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Flat Chested Kitten (fck)

Nov 4, 2011 · Updated Feb 2, 2012 · ·
  1. Anne
    Flat Chested Kitten Syndrome is a deformity of a kitten's ribs and sternum (breastbone). The medical term for this is Pectus Excavatum and it is also known as Funnel Chest. The term 'Swimmer Kitten' is sometimes used when a kitten with FCK crawls with both front legs out to the side of the chest in a paddling motion.

    What are the symptoms?

    The kitten's chest is flat, rather than rounded and the ribs bow out more than normal, along the kitten's sides. The sternum may also collapse inwards as the kitten breathes. In more severe cases, the sternum is permanently curved inward, creating a furrow along the kitten's chest.

    [​IMG]

    As well as the flat or furrowed chest, the kitten may:
    • Pant or show open-mouthed, heavy breathing
    • Tire easily
    • Show a reduced activity level (lethargy)
    • Have a significant delay in growth
    • Have a general loss of condition
    • Have splayed front legs
    The flat chest means that the kitten cannot expand his lungs properly with each breath. The muscles between the ribs and the muscles of the diaphragm do not contract and relax properly, so the kitten must make an effort to get enough oxygen to his body. It will often look as if the kitten has a problem with his airway, such as a blockage or infection but on closer examination, the cause is found to be FCK. A heart murmur sometimes accompanies FCK as the heart is also affected by the lack of space within the chest.

    What causes it?

    It is not really known why some kittens develop FCK and others, even in the same litter, don't. There are several suggestions on why FCK occurs:

    • Environment - It may be caused by the surface the kittens are on being too flat, or hard or slippery. Also, perhaps the FCK was caused by bacteria or a virus.
    • Nutrition - It may be due to a taurine or calcium deficiency in the mother-cat during her pregnancy, causing the kitten's bones to be softer than usual.
    • Genetics - It may be an hereditary trait where the kitten inherited FCK from one or both of his parents. They may not have FCK themselves but may be carriers of the genes that cause the condition.
    These are just some of the theories on what causes FCK. Experts such as vets, professionals and breeders still don't know exactly what causes it.

    Treatment

    The prognosis for these kittens is often uncertain. If the FCK is mild, the kitten may grow out of it without intervention and eventually have a normal, rounded chest. Twice daily physiotherapy, where the kitten's legs are gently flexed and massaged into the normal position, may help. This loosens and lengthens the muscles and tendons in the legs, allowing them to gradually develop into the correct position.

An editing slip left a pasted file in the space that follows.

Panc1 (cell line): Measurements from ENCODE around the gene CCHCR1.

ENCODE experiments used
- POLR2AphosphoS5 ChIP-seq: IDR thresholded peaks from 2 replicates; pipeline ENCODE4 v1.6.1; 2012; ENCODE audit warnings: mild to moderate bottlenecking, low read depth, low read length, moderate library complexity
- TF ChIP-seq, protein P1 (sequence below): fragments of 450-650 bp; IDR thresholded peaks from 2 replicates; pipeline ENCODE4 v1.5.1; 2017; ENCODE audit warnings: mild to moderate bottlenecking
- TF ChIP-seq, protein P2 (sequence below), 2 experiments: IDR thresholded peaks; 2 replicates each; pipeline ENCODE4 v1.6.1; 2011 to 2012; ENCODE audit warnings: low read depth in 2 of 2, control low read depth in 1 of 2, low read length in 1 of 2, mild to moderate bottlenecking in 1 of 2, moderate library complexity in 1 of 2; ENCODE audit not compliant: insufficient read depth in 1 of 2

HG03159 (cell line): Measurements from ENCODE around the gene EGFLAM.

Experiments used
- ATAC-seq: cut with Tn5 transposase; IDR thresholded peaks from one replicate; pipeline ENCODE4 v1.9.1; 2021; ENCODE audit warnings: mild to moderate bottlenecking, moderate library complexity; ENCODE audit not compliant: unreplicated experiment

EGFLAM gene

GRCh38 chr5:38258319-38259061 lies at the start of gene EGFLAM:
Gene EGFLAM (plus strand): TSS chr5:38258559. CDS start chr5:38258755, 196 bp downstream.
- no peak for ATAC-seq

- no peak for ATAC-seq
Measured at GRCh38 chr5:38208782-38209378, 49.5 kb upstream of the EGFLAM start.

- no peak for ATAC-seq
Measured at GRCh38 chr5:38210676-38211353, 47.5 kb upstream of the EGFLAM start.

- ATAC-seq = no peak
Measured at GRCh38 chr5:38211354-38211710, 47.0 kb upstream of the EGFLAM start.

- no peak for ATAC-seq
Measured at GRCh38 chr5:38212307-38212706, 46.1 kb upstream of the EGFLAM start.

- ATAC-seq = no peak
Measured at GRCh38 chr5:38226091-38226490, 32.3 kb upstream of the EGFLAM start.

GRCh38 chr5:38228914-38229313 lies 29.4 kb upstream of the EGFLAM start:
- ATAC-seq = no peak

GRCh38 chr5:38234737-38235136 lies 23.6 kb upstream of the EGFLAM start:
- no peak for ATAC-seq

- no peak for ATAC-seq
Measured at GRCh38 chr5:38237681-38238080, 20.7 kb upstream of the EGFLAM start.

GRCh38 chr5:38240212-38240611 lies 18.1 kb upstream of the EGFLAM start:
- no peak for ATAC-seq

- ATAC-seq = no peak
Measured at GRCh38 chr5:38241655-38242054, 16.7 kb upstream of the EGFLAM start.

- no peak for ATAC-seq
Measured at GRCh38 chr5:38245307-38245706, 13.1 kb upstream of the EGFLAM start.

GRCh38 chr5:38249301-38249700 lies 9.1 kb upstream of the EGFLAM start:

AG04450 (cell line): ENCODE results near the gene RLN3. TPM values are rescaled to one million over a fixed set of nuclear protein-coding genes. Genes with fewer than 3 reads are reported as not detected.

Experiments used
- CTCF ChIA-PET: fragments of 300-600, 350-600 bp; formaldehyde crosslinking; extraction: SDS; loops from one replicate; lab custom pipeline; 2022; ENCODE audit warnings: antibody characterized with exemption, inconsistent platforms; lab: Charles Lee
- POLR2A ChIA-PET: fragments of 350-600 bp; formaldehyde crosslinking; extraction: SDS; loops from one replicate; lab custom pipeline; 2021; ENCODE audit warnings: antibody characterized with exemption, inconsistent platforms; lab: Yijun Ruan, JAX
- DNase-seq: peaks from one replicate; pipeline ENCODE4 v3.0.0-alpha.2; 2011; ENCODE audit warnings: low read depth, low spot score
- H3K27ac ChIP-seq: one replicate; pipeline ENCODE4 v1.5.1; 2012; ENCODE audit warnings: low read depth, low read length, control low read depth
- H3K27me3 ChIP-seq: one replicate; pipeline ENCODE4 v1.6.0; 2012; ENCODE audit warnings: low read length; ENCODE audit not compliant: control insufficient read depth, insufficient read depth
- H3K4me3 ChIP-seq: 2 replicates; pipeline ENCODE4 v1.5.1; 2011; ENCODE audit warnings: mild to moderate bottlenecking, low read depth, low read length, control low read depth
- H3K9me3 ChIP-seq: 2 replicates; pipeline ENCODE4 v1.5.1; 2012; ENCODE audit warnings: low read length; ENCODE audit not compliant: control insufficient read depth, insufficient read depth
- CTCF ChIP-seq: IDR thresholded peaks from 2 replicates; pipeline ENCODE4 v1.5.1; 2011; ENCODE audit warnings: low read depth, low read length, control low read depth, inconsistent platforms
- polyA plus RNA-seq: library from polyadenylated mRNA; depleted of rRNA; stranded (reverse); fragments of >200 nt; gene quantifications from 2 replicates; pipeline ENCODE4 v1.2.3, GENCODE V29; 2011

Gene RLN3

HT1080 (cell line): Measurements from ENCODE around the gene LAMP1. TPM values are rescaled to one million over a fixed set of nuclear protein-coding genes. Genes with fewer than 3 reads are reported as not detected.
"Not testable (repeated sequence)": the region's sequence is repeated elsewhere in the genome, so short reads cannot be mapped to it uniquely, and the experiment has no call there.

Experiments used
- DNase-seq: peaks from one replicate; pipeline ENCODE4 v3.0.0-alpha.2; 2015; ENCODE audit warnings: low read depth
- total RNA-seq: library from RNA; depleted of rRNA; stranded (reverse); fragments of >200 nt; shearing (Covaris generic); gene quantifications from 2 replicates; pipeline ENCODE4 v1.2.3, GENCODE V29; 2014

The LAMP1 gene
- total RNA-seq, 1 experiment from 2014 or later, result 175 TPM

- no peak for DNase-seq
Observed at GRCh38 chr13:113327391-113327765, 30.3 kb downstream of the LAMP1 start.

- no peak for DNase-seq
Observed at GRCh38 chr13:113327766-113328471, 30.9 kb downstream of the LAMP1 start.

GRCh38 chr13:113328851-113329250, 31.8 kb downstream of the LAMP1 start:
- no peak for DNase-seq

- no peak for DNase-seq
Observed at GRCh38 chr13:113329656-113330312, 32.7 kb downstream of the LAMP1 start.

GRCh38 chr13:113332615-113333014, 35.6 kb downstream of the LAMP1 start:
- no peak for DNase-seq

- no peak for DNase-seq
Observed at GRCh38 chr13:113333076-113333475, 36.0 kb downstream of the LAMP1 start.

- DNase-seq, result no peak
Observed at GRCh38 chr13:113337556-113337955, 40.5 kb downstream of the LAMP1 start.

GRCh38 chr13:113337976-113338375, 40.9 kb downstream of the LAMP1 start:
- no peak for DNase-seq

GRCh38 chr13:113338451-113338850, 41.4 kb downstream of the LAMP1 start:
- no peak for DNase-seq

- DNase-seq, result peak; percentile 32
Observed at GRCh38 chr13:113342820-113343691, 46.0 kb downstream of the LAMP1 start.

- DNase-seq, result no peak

If a kitten has splayed legs and prefers to lie on his back or flat on his stomach, turning him to lie on his side and gently holding him that way for a few minutes, several times a day, often helps. The kitten may need supplemental feeding with a kitten formula such as KMR or Just Born, to help maintain his weight and good condition, as kittens with FCK sometimes have trouble nursing from the mother-cat.. When the kitten is old enough, encourage him to walk, as this helps the chest return to a more normal shape.

    Another treatment for FCK is surgical correction, which has proven to be successful. The most common surgical method used, is to fix the ribs and sternum to an external splint which moves them into the correct position. The earliest a kitten can have this surgery is at 8 weeks old.

    If you suspect a kitten has FCK, it is best to take him to a vet for a full evaluation. In cases where the FCK is severe, the kitten may have to be euthanized if he is suffering or there is no hope for his recovery. If the FCK is mild or moderate, the kitten may grow up to be a normal, healthy cat.

    This is Vegemite, who was born with moderate FCK, as well as a heart murmur. She has grown up into a happy and perfectly healthy cat.
    [​IMG]


    Written by Tania Waterhouse
    Tania Waterhouse lives in Perth, Western Australia. She specializes in rescuing orphaned kittens and is the co-author of Kitten-Rescue.com.



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  1. mani
    My boy has pectus excavatum and a deformed spine. He was the only one of the litter who survived and his prognosis wasn't good.  There was a school of thought that suggested keeping him really quiet, but he was a lively little guy while he had the breath to be, so I encouraged him to reach and climb and be as active as possible to encourage physical development (he was 10 weeks old when I got him).  I also massaged the ribcage and encouraged backward bending with his front legs stretched up over his head.  He seemed to love viewing the world upside down when I walked around with him in this extended position! Excellent nutrition also helped. The PE has definitely reduced as he does not become anywhere near as breathless.  He's now 18 months old and is compromised with the condition and a deformed spine, but has an excellent quality of life nonetheless. 
     
    I believe that vets consider flat chest and pectus excavatum to be two different conditions (as can be seen from the diagram, above).
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